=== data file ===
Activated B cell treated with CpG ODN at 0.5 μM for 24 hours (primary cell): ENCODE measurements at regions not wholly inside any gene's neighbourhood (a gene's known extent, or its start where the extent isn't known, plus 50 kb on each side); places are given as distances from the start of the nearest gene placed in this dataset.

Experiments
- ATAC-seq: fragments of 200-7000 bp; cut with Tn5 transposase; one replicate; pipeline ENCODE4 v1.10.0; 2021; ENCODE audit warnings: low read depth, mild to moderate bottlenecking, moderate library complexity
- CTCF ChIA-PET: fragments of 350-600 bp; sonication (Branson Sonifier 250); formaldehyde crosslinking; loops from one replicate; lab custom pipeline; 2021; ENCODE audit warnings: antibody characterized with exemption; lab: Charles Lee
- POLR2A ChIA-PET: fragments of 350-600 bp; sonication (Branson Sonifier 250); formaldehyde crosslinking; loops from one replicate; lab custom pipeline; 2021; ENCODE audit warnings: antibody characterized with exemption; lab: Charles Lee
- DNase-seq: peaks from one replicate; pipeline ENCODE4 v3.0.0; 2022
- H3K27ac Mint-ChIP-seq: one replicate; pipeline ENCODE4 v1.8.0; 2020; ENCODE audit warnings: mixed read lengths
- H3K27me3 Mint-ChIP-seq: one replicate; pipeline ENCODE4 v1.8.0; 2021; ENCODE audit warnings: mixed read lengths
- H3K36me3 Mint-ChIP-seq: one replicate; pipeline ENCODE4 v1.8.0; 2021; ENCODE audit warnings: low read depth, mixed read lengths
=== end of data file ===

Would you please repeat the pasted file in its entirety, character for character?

Activated B cell treated with CpG ODN at 0.5 μM for 24 hours (primary cell): ENCODE measurements at regions not wholly inside any gene's neighbourhood (a gene's known extent, or its start where the extent isn't known, plus 50 kb on each side); places are given as distances from the start of the nearest gene placed in this dataset.

Experiments
- ATAC-seq: fragments of 200-7000 bp; cut with Tn5 transposase; one replicate; pipeline ENCODE4 v1.10.0; 2021; ENCODE audit warnings: low read depth, mild to moderate bottlenecking, moderate library complexity
- CTCF ChIA-PET: fragments of 350-600 bp; sonication (Branson Sonifier 250); formaldehyde crosslinking; loops from one replicate; lab custom pipeline; 2021; ENCODE audit warnings: antibody characterized with exemption; lab: Charles Lee
- POLR2A ChIA-PET: fragments of 350-600 bp; sonication (Branson Sonifier 250); formaldehyde crosslinking; loops from one replicate; lab custom pipeline; 2021; ENCODE audit warnings: antibody characterized with exemption; lab: Charles Lee
- DNase-seq: peaks from one replicate; pipeline ENCODE4 v3.0.0; 2022
- H3K27ac Mint-ChIP-seq: one replicate; pipeline ENCODE4 v1.8.0; 2020; ENCODE audit warnings: mixed read lengths
- H3K27me3 Mint-ChIP-seq: one replicate; pipeline ENCODE4 v1.8.0; 2021; ENCODE audit warnings: mixed read lengths
- H3K36me3 Mint-ChIP-seq: one replicate; pipeline ENCODE4 v1.8.0; 2021; ENCODE audit warnings: low read depth, mixed read lengths